Social workers underestimated the seriousness of the situation when setting the original seven-day deadline in the first place, according to the report, and should have acted with far more urgency.
“The seven-day time frame was not adequate to establish Richard’s safety given his extreme vulnerability,” according to the report released under the Official Information Act.
“In Richard’s case a 24-hour, or at the very least, a 48-hour response time was required to establish his immediate safety.”
The report has been heavily redacted on the grounds of privacy, or to maintain the integrity of a potential Coronial inquiry into Baby Royal’s death.
A spokeswoman said Oranga Tamariki could not comment on the reasons why social workers should have responded within 24 or 48 hours, on privacy grounds.
According to the Oranga Tamariki website, a 24-hour response is coded as “critical” and 48-hour as “very urgent” where children are at risk of serious harm. One example given is of a “seriously chaotic” home environment.
The “report of concern” on May 20, 2016 was made by Baby Royal’s father, Nasir Uddin, who was separated from the infant’s mother, Nikita Winiata.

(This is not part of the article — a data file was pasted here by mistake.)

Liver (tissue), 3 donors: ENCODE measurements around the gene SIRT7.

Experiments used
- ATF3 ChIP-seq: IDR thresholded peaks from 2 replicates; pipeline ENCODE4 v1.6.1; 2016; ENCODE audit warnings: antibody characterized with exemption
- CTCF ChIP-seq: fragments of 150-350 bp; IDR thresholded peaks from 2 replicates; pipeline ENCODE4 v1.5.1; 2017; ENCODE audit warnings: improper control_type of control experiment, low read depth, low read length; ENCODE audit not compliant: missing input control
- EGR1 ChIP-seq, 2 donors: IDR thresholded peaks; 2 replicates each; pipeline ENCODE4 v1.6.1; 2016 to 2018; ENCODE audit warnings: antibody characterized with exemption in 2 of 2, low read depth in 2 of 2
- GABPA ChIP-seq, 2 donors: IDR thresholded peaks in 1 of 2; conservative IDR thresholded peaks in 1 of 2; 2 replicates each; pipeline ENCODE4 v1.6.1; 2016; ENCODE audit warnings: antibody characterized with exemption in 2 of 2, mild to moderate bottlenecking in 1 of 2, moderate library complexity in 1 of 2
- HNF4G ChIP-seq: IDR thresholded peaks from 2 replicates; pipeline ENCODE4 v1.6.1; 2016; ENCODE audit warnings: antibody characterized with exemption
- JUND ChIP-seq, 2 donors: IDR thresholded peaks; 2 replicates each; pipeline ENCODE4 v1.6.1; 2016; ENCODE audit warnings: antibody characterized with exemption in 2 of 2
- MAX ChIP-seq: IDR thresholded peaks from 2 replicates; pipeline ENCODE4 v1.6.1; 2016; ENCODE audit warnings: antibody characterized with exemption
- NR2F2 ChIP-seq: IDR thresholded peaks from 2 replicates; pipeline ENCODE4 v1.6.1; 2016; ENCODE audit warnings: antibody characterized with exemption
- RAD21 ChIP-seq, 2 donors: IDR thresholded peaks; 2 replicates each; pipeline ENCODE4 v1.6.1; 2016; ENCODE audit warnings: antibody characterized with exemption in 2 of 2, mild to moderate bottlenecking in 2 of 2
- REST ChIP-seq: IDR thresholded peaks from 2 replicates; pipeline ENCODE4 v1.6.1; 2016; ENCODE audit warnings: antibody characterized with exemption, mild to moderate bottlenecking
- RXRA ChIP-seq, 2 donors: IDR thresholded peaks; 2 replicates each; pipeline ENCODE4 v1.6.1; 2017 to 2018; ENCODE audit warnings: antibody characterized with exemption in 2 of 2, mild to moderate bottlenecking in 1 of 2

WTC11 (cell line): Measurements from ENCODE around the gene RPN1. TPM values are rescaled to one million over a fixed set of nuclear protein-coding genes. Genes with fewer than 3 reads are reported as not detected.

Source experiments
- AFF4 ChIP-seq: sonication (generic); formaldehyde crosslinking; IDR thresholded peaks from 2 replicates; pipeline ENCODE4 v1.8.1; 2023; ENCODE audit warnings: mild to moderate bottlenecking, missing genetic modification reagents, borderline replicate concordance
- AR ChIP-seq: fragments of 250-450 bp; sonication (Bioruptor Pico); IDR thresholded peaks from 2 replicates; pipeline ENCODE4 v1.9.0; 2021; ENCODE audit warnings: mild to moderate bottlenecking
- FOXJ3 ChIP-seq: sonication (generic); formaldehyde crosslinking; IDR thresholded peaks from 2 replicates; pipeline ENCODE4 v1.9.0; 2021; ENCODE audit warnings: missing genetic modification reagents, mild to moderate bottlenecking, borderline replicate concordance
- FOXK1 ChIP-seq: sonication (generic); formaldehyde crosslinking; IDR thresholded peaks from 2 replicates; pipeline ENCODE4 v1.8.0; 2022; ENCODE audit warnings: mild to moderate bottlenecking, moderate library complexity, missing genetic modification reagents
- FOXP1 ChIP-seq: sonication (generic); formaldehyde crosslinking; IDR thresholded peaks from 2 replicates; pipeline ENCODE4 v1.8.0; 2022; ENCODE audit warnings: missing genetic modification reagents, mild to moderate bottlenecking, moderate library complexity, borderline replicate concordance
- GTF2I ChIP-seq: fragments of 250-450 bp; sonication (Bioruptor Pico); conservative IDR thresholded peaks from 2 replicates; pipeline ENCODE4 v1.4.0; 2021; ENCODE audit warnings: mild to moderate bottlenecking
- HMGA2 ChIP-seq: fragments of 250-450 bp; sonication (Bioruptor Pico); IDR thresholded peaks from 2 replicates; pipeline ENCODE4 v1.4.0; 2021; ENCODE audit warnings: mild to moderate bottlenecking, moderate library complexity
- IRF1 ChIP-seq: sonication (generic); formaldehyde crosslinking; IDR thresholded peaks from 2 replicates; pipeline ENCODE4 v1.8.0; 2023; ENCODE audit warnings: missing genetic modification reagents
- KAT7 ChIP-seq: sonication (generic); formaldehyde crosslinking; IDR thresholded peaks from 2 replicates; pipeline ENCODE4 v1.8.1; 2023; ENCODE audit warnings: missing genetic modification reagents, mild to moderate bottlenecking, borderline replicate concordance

She had called Uddin “about 20 times” around 1am, according to his police statement, and he could hear his son crying in the background. Uddin thought Winiata was drunk and was sufficiently concerned to immediately call CYFS.
Winiata previously told the Herald she did not abuse alcohol or drugs after Baby Royal was born, but did so after his death to numb her pain.
The couple have since reconciled.
The internal CYFS report into Baby Royal’s death also shows the social workers at the Tauranga branch were under considerable pressure, in particular the supervisor.
“The challenging nature of the supervisory role, particularly allocation of work to meet time frames in times of high volumes, cannot be underestimated,” said the report